Tuesday 22 March 2016


ZELIG HELLER (June 17, 1894-1969)
            He was born in Volpe, Grodno district, Russian Poland.  He studied in religious elementary school and in a private school.  In 1906 he arrived in the United States and completed his education.  He lived from 1911 in Chicago where he was active in the Jewish National Labor Alliance.  He began publishing poetry and children’s stories in Idisher kunst fraynd (Friend of Jewish art) in Chicago in 1916, and from that point in time he published poems, stories, and tales in: Di idishe arbayter velt (The world of Jewish labor), Di velt (The world), Fraye arbeter shtime (Voice of free labor), Tsukunft (Future), Tog (Day), Feder (Pen), Idisher kuryer (Jewish courier), and Gitsises yontef bleter (Gitsis’s holiday pages), among others.  He was co-editor of the quarterly journal Unzer veg (Our way) in Chicago.  In book form, he published: Alte vegn, lider (Old pathways, poems), with a preface by Kalmen Marmor (Chicago, 1926), 208 pp.; Shabes (Sabbath), poetry, distinguished by the popular scholarly tone of its Yiddish, with an introduction by Dr. Shloyme Goldman and drawings by Dovid Beler (Chicago, 1952), 183 pp.  He translated Y.-D. Jacobson’s book Emil garmin (Émile Garmin), “one of the thirty-six hidden righteous ones” (Chicago, 1929), 174 pp.  He published also under the pen names: Gavriel Bruno, Aba-Gershon Efrom, Zelig Shaynes, and others.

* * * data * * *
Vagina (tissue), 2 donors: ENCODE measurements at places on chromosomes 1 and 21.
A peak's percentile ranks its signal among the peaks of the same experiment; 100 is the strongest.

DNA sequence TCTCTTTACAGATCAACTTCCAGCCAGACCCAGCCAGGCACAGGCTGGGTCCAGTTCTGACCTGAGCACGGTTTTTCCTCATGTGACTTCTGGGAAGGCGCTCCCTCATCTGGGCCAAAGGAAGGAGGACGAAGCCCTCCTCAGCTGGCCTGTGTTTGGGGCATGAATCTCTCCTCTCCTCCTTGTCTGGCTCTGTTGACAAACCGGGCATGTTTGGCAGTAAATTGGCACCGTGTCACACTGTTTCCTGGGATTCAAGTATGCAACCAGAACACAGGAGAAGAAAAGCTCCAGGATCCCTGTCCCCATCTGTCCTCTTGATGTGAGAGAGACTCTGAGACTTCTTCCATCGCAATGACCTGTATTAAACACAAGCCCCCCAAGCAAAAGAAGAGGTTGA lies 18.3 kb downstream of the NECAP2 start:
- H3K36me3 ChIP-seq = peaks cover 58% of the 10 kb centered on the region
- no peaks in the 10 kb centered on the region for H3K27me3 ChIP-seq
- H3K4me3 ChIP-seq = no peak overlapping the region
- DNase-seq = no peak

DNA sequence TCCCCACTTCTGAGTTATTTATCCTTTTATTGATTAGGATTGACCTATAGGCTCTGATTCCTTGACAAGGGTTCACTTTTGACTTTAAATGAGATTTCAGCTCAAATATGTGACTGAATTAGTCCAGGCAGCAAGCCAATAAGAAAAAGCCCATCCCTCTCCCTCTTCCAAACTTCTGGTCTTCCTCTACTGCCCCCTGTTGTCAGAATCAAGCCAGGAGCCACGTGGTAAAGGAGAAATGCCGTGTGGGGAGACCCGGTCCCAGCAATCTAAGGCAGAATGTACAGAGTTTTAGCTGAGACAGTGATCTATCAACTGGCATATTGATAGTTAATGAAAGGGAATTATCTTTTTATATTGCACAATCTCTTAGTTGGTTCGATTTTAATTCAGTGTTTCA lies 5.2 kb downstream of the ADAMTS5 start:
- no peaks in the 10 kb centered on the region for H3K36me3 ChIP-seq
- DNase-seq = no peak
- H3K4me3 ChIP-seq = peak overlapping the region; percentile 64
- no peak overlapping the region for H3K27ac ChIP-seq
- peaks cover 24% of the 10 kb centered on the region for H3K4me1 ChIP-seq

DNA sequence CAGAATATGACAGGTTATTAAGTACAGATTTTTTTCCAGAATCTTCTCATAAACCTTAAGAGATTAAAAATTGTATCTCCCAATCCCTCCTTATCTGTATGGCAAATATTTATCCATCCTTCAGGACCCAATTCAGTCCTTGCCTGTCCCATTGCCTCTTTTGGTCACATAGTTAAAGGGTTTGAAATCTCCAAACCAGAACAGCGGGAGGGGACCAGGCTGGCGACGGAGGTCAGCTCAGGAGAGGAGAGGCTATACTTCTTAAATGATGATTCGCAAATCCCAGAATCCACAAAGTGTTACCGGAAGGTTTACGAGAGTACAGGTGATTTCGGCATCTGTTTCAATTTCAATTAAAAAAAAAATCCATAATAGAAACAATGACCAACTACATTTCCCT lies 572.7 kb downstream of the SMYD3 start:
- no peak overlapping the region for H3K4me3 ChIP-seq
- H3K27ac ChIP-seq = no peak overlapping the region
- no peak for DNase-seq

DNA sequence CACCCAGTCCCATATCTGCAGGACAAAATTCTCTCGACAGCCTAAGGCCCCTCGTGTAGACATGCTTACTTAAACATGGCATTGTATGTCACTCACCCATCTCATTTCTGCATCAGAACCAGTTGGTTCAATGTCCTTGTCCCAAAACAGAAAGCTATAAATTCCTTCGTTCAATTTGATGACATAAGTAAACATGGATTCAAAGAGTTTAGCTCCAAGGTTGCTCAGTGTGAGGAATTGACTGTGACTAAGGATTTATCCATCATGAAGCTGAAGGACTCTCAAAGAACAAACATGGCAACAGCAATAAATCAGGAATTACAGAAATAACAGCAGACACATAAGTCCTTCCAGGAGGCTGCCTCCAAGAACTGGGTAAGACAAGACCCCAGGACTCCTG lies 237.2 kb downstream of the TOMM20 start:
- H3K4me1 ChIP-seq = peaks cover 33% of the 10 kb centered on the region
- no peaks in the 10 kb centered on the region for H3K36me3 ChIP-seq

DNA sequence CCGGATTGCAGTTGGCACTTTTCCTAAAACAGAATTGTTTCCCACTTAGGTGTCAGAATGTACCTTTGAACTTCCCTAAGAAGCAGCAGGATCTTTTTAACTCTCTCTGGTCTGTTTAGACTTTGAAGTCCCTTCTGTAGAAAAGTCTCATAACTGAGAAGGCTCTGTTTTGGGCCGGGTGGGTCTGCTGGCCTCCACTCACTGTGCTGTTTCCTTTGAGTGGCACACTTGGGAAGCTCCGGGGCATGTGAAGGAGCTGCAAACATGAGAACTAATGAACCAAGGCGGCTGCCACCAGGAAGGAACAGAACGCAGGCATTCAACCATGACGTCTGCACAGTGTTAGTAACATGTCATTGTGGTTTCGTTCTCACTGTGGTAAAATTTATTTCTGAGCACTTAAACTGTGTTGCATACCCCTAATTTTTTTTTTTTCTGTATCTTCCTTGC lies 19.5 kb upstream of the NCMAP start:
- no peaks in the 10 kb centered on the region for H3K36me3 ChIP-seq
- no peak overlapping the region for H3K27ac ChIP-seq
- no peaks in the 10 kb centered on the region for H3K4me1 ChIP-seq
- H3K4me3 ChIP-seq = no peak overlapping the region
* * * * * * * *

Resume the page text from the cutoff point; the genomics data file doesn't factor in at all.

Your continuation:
Sources: Zalmen Reyzen, Leksikon, vol. 1; Sh. Menenboym, in Idisher kuryer (Chicago) (December 8, 1940); Di shtime (Mexico City) (July 24, 1954).

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